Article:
NPR has been doing an interesting series this week. They’ve sent out a reporter who is going all across Pennsylvania interviewing people at local food markets. He found a fish shop in Pittsburgh, a market in Lancaster, and some shops in Philadelphia. He sought out Democratic voters to ask them about their thoughts on Clinton vs. Obama.
A lot of the Pennsylvania voters were for Clinton. When asked why, most of them said that they liked Bill Clinton and his policies. A few said they liked how Hillary handled the Lewinsky affair. To me, none of that has anything to do with whether Clinton or Obama would be better for the country.
Then there was the person this morning who was criticizing Obama for not offering specifics. She said she is Jewish, and so Israel is important to her, and Obama hasn’t said anything about helping along the peace process. So I went to barackobama.com, clicked Enter the Site, went to Issues, Foreign Policy, then Israel. Then I clicked on the full fact sheet, which was a full 2 pages on Israel, including far more detail than the voter said she wanted.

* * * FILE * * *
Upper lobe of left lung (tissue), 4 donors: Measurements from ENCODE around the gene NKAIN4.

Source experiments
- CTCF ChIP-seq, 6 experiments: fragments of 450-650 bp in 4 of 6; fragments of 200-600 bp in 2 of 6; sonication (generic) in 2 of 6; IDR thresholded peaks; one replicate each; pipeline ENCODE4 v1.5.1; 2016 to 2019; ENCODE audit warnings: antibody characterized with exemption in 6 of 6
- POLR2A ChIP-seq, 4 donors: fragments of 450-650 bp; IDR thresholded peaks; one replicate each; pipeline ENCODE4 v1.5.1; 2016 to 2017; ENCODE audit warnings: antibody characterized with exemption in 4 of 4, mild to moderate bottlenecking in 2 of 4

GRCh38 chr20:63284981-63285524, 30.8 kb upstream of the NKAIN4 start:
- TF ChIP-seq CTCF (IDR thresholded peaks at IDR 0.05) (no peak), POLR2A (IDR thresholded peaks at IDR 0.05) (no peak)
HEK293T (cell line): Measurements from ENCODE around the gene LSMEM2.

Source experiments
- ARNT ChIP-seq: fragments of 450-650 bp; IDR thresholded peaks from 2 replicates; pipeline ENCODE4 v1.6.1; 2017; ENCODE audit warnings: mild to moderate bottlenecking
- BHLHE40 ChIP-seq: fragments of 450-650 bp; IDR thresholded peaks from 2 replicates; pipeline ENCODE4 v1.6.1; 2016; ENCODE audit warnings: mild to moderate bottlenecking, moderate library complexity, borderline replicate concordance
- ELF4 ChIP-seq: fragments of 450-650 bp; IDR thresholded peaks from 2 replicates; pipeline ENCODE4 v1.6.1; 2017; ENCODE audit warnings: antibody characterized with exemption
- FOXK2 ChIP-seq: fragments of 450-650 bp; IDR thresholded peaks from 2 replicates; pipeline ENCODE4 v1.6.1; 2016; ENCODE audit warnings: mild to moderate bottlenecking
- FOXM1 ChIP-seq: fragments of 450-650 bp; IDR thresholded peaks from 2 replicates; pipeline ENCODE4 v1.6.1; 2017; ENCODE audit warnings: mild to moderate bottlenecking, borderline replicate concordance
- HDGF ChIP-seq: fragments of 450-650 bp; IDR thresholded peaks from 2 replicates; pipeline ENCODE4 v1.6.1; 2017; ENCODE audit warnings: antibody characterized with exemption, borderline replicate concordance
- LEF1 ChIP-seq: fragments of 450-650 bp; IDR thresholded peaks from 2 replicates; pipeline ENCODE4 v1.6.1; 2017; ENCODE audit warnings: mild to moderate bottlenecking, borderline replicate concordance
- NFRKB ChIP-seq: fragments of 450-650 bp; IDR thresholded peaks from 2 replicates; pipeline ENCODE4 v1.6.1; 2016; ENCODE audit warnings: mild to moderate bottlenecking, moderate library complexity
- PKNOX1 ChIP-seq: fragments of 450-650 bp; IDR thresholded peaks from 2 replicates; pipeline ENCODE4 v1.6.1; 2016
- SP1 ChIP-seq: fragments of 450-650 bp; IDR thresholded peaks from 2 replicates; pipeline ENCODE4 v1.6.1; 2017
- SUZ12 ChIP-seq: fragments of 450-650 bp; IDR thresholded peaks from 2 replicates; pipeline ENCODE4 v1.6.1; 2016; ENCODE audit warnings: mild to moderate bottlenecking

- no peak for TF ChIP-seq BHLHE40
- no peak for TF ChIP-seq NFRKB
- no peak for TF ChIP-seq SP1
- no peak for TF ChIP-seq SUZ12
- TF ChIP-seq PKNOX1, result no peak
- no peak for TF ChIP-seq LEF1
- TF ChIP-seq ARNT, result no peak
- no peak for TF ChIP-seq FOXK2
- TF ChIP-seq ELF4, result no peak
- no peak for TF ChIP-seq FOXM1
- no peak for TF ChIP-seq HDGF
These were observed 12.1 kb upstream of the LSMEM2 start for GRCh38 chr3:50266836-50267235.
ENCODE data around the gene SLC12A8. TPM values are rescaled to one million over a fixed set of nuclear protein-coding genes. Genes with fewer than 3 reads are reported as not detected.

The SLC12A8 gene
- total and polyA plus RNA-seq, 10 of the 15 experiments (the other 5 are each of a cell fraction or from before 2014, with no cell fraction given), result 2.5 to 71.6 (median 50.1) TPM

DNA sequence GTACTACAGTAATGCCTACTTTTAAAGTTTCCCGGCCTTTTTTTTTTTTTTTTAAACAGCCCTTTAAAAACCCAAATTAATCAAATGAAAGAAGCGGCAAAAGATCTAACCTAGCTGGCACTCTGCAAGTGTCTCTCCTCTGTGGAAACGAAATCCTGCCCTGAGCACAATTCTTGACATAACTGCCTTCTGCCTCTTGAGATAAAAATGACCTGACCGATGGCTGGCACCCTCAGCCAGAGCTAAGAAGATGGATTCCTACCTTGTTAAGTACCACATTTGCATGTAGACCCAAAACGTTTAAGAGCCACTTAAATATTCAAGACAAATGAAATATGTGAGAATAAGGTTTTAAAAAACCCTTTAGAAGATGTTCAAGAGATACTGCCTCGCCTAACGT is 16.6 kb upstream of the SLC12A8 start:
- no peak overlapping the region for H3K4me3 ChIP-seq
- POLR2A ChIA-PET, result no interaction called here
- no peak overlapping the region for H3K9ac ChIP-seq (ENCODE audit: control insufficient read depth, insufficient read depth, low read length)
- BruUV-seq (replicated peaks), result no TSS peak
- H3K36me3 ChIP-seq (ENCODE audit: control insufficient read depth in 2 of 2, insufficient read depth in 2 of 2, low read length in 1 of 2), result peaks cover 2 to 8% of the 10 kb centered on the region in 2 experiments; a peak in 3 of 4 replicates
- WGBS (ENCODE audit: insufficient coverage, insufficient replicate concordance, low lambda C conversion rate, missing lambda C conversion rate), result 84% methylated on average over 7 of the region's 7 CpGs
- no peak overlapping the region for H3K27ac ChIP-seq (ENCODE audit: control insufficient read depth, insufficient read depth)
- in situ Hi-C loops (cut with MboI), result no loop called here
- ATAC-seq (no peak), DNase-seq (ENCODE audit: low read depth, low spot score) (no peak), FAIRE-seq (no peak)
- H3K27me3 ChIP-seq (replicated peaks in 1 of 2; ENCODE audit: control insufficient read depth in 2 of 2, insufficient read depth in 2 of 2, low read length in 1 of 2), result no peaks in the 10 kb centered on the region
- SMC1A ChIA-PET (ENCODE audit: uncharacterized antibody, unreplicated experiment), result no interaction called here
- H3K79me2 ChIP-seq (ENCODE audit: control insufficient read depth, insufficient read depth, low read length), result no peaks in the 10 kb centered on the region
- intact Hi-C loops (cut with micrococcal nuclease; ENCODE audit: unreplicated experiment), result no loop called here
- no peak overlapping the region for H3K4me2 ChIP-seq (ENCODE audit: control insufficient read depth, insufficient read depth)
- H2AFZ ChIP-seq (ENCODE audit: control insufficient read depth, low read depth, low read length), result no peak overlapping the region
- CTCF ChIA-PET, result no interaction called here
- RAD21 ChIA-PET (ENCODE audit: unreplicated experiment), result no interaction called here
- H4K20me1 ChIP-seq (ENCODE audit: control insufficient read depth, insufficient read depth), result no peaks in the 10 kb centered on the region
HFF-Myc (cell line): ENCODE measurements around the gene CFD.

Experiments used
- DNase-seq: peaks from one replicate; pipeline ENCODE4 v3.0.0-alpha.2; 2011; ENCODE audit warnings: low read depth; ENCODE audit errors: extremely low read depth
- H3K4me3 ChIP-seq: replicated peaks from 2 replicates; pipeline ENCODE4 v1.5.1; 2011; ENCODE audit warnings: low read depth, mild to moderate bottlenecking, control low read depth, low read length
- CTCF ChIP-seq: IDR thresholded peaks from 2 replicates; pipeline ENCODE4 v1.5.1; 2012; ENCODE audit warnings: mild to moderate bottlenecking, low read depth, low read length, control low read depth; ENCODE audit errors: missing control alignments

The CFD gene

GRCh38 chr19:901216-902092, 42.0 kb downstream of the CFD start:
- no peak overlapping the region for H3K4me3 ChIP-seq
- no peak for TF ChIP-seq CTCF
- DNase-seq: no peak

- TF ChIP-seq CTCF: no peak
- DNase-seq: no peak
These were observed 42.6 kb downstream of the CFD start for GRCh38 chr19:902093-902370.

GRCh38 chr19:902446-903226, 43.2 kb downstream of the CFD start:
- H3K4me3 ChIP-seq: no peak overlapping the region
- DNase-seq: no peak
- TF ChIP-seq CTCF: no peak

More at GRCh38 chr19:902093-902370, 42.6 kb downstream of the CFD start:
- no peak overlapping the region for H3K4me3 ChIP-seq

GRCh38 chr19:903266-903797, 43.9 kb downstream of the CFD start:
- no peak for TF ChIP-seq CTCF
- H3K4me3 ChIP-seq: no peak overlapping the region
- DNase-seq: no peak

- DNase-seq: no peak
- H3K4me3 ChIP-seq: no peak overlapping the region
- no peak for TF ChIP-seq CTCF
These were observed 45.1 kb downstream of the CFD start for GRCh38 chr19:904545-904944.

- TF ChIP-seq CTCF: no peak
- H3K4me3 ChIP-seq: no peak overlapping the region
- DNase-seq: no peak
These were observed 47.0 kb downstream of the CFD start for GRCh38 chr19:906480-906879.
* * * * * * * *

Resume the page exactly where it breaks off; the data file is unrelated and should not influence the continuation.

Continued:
I often wonder about these people that say Obama doesn’t have specifics. Just because each speech doesn’t read off a whole lot of information doesn’t mean that he doesn’t have it — it’s all there on the website. I’m sure people that don’t have Internet access could call the Obama campaign and get information, too. It seems Obama ought to do a better job of mentioning this fact at every possible opportunity.
Then I hear a lot of Clinton supporters saying that since Clinton has won states like Ohio in the primaries, she’d do better there in the general election. I think that is a totally facetious argument. Just because Clinton did better with Democrats doesn’t mean that she’d do better in the general election. We can generally assume that the Democratic voters will vote for the Democratic nominee, whoever it is. The question is how many independents and Republicans a person can win over.